Sophia Parker Stapley, a granddaughter, stated that Almeda Sophia Roundy and John Davis Parker were both “fascinating persons.”

My third great grandfather John was a well-educated, responsible, and active man. He was born in Saratoga, New York the 22 of November 1799. He was the first of Able and Mary Davis Parker’s fifteen children. Since the family was so large John was raised by a German Aunt. It was while he was living with this aunt that he became well educated, learning to speak seven languages. Of the seven he “mastered” four.

John needed to do new things. At the young age of 13 he joined the army and served a full term as a soldier in the war of 1812.

Though his aunt offered to give him her property and a Library full of valuable books if he would stay , he left his home at age 17 and worked in a lumber business near Montreal. He became skilled at building wagons.

Missionaries from the church of Jesus Christ of Latter-day Saints, Steven Burnett and Shadrack Roundy taught and baptized John May 1, 1832.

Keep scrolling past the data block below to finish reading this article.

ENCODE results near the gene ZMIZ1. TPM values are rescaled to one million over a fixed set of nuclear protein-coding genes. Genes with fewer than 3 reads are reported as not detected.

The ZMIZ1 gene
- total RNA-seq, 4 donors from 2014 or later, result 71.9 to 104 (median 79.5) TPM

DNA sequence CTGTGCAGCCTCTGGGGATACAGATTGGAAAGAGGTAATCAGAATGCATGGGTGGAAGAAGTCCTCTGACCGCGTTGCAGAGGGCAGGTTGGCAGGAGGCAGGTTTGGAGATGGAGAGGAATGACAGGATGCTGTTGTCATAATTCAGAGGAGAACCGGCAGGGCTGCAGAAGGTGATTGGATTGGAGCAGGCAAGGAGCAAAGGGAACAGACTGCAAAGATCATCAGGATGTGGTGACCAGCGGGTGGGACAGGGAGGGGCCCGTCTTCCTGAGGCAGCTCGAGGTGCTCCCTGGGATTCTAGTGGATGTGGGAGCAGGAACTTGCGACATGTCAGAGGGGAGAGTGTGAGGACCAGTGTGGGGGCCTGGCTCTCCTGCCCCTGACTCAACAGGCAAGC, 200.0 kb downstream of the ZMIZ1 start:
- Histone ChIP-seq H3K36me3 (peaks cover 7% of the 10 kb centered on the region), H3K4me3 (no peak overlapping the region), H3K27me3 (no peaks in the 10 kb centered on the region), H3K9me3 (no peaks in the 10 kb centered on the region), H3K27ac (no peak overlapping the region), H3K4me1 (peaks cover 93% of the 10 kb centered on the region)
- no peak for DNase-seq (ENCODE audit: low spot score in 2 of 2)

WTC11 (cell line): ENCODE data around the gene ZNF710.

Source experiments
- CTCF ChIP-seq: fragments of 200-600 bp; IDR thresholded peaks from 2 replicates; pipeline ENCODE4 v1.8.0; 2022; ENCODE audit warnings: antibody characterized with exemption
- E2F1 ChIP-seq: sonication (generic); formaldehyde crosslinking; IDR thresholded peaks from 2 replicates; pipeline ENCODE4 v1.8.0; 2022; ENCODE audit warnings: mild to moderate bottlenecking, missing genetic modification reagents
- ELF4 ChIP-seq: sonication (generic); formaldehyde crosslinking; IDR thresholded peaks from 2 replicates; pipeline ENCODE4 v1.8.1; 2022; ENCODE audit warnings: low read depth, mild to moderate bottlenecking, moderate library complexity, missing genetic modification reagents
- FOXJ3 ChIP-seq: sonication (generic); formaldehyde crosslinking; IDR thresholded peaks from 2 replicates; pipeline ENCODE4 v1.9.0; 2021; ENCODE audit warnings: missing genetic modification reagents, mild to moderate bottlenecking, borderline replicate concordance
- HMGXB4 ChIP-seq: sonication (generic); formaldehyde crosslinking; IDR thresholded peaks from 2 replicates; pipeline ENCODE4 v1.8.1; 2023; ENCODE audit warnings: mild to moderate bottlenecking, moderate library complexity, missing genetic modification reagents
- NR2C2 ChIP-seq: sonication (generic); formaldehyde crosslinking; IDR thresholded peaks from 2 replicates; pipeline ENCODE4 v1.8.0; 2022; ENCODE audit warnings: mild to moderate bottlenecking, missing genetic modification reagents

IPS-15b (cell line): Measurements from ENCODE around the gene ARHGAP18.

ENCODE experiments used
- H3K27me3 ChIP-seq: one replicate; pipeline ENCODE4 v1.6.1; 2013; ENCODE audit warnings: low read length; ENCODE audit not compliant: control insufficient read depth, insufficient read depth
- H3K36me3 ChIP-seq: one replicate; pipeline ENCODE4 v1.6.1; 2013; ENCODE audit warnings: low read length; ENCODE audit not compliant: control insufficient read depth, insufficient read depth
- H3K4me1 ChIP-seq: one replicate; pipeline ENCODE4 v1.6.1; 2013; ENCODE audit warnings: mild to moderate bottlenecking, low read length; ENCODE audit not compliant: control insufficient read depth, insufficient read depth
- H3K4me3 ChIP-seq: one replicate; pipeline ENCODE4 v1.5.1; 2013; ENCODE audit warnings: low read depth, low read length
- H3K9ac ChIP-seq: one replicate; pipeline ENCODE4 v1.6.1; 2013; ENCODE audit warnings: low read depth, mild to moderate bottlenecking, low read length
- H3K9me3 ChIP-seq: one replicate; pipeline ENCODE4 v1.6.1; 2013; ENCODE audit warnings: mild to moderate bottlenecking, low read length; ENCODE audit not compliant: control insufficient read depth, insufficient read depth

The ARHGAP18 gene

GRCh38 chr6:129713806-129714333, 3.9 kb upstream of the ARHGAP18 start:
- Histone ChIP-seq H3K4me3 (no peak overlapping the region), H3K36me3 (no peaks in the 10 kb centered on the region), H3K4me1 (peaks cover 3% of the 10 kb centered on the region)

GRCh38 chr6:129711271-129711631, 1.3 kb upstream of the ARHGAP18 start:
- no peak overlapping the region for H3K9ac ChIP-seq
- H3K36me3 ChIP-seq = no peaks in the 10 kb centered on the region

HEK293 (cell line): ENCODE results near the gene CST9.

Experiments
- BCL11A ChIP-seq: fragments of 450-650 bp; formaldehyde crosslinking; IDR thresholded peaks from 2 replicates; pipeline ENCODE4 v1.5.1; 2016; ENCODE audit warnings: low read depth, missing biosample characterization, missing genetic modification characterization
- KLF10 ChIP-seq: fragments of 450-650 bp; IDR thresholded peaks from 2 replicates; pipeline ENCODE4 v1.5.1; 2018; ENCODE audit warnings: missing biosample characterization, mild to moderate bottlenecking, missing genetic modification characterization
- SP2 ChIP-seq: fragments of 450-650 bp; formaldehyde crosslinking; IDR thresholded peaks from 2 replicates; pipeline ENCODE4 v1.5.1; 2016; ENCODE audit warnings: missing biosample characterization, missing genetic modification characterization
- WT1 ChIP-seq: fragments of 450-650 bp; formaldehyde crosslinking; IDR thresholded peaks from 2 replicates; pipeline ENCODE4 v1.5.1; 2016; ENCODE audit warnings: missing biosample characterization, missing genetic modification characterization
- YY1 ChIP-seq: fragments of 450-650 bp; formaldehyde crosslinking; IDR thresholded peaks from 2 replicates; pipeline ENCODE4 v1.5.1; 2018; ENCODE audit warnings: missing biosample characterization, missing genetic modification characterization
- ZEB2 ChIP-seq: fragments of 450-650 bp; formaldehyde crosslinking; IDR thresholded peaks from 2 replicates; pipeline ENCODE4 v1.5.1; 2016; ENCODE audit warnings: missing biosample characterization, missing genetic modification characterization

Samantha ROUNDY PARKER


The Church was just two years old at the time. Shadrach Roundy would become Johns father-in-law. (My fourth great grandfather.)

In 1834 John was one of the more than 100 men that had been gathered by the Prophet Joseph Smith from among the Saints in the Eastern States. These men formed an army known as Zion’s Camp. They where divided into groups of ten and five groups of ten were lead by a Captain. Joseph Smith lead this army on a 1,000 mile march from Ohio to Missouri. The purpose of Zion’s Camp was to help the Saints in Missouri who were being robbed and having there crops and homes burned by anti-mormon mobs.